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Tempe Fire to receive thousands of dollars to screen for cancer

Nearly $800,000 in federal and city funds will be used to detect cancer early in firefighters to prevent occupational cancer deaths.

TEMPE, Ariz. — Nearly $800,000 in federal and local dollars are on the way to help members of the Tempe Fire Department screen for the early stages of cancer.

Earlier this year, the city was awarded more than $700,000 from a federal U.S. Department of Homeland Security grant.

Thursday, the Tempe City Council approved using nearly $71,000 from the general fund to help the program.

The move comes as line-of-duty deaths among firefighters are increasing across the country.

According to the International Association of Firefighters, in 2022, nearly 350 firefighters died from occupational cancer.

“We know that we’re exposed to things that are dangerous on a daily basis,” said Deputy Chief Kyle Carman.

“We’re being exposed to fumes and other toxins that linger, get into our skin, and build up for some years,” Carman added.

In 2019, Carman led the department’s efforts of early cancer detection, inspired by Tommy Arriaga.

Arriaga, who was a six-year veteran of the department, died from colorectal cancer at the age of 36 in March of 2020.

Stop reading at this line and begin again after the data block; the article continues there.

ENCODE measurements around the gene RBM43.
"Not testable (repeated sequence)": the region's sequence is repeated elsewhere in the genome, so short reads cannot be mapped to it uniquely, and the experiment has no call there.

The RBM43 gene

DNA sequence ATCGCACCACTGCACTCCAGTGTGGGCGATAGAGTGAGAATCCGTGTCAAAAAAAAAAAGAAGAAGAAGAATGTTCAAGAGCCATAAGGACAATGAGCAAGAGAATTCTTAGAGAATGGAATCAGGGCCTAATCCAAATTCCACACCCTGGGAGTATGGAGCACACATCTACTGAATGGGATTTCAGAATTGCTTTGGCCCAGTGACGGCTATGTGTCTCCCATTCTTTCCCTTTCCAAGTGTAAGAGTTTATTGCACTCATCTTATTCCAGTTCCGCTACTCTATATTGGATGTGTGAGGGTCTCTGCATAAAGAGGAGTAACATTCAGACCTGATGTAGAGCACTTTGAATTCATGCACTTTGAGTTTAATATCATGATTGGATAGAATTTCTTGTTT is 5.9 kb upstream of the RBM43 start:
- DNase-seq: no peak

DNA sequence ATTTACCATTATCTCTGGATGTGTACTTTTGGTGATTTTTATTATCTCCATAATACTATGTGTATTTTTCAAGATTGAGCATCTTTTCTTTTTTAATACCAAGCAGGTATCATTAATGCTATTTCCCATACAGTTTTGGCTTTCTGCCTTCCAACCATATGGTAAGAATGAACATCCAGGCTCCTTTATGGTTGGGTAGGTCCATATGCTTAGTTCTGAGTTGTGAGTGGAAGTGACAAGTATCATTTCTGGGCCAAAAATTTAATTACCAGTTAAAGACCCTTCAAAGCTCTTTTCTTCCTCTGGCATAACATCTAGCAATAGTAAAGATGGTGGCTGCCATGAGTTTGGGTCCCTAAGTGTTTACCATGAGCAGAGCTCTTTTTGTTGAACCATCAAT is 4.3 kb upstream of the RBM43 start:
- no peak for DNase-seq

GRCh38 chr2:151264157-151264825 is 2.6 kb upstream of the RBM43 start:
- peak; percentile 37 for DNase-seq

“That cancer was preventable,” said Carman.

In 2019, the department received just over $330,000 in federal dollars to help with cancer screenings.

The money helped detect kidney cancer in a 20-year veteran of the department.

“It was a golf ball sitting on his kidney and he had no idea. Instead of planning for an in-line death, we helped him get back to work in months.”

With nearly three times the dollars, Carman said over the next two years, the department’s nearly 200 members will all get blood screenings.

He said the money will also help with screenings using full-body scanners and MRIs. Various forms of cancer from breast, colon, and others will also be screened.

Carman said he’s hoping to put a bigger emphasis on members into middle-aged and even younger members, and those with pre-existing conditions.

He’s hoping with the effort, more lives will be saved. It’s something he said would make Arriaga proud.

“His legacy is going to live on through these cancer screenings,” he added

Carman said he hopes the cancer screenings will become part of the firefighter’s annual physicals.

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